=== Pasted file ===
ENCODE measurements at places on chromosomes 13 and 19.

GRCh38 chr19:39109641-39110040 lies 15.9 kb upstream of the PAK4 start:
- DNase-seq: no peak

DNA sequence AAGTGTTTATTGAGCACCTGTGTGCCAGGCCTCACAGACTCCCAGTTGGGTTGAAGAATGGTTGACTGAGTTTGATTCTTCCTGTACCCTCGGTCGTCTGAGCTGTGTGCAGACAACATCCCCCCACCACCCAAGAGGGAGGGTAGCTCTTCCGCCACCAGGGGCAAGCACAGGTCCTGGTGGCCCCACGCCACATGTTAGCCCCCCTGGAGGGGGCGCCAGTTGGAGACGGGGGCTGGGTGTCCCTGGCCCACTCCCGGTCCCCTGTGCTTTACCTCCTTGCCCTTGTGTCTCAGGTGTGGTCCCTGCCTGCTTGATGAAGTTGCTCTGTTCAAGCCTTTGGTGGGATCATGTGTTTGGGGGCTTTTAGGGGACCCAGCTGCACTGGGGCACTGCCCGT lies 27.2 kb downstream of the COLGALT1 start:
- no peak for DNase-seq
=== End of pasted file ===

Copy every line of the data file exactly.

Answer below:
ENCODE measurements at places on chromosomes 13 and 19.

GRCh38 chr19:39109641-39110040 lies 15.9 kb upstream of the PAK4 start:
- DNase-seq: no peak

DNA sequence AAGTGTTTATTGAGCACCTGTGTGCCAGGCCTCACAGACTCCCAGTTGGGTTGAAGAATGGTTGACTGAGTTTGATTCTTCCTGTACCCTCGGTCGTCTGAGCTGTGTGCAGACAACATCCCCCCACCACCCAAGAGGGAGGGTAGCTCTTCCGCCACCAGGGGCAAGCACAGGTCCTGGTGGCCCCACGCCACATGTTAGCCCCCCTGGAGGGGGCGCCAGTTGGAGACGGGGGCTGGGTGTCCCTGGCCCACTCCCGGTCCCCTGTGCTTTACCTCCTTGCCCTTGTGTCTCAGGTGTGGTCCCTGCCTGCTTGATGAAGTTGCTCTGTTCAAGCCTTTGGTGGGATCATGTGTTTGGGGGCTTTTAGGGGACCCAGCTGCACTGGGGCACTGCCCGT lies 27.2 kb downstream of the COLGALT1 start:
- no peak for DNase-seq